1. Singh Joy, Subhashni D.


According to this study:


* Older adults often take several concomitant medications, which can lead to serious drug-drug interactions.



Article Content

To determine medication and supplement use in 57- to 85-year-old adults, Qato and colleagues used 2005 to 2006 data from the National Social Life, Health, and Aging Project, a population-based survey of Americans living in the community. The 2,976 respondents who completed a medication log used 15,389 prescription, nonprescription, and over-the-counter medications; vitamins; and herbal and alternative medications on a regular basis (every day or every week, for example).


Ninety-one percent of respondents regularly used at least one medication. Prescription medication use was most prevalent in adults ages 75 to 85. Women were more likely than men to take prescription medications and dietary supplements. Cardiovascular medications were the most common prescription and over-the-counter medications used, and alternative therapies for cardiovascular health were also widely used. Use of dietary supplements, including vitamins, was also common.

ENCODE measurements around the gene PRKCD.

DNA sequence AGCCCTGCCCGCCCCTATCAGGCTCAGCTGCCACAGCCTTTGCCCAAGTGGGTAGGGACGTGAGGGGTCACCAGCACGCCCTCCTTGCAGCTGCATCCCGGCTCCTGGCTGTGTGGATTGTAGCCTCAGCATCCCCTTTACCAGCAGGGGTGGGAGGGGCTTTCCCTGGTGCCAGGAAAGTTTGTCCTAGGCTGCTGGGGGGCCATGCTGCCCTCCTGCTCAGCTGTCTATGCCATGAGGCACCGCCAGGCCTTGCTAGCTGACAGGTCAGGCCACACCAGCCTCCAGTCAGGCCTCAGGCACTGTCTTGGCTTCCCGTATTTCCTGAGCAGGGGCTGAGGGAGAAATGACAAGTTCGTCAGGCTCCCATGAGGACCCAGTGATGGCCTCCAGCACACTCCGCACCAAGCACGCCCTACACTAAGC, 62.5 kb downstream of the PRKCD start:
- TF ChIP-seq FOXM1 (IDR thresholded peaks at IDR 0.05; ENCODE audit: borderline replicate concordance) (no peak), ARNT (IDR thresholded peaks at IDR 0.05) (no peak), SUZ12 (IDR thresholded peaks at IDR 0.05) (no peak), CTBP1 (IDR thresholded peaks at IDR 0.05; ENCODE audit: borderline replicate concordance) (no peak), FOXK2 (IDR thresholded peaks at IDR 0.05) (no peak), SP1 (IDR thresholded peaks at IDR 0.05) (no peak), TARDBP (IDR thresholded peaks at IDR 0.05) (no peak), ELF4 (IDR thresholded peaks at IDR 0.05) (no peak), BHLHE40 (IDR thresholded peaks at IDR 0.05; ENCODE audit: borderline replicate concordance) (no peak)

Use of five or more medications was noted for more than half of all respondents. Almost 70% were taking prescription medications in addition to over-the-counter medications, dietary supplements, or both. Approximately 1 in 25 of the respondents were at risk for major drug-drug interactions. More than half of these possibly life-threatening interactions involved nonprescription medications or supplements, and almost half involved antiplatelet or anticoagulant medications.


This study supports previous work showing that concomitant medication use is increasing. The authors note that health care providers are often unaware of their patients' nonprescription drug use, which can have significant health and economic ramifications when interactions occur. It is particularly important to pay attention to the use of concomitant therapies by older patients, who as a group are the largest consumers of prescription, over-the-counter, and alternative medications and dietary supplements.


Qato DM, et al. JAMA 2008;300(24): 2867-78.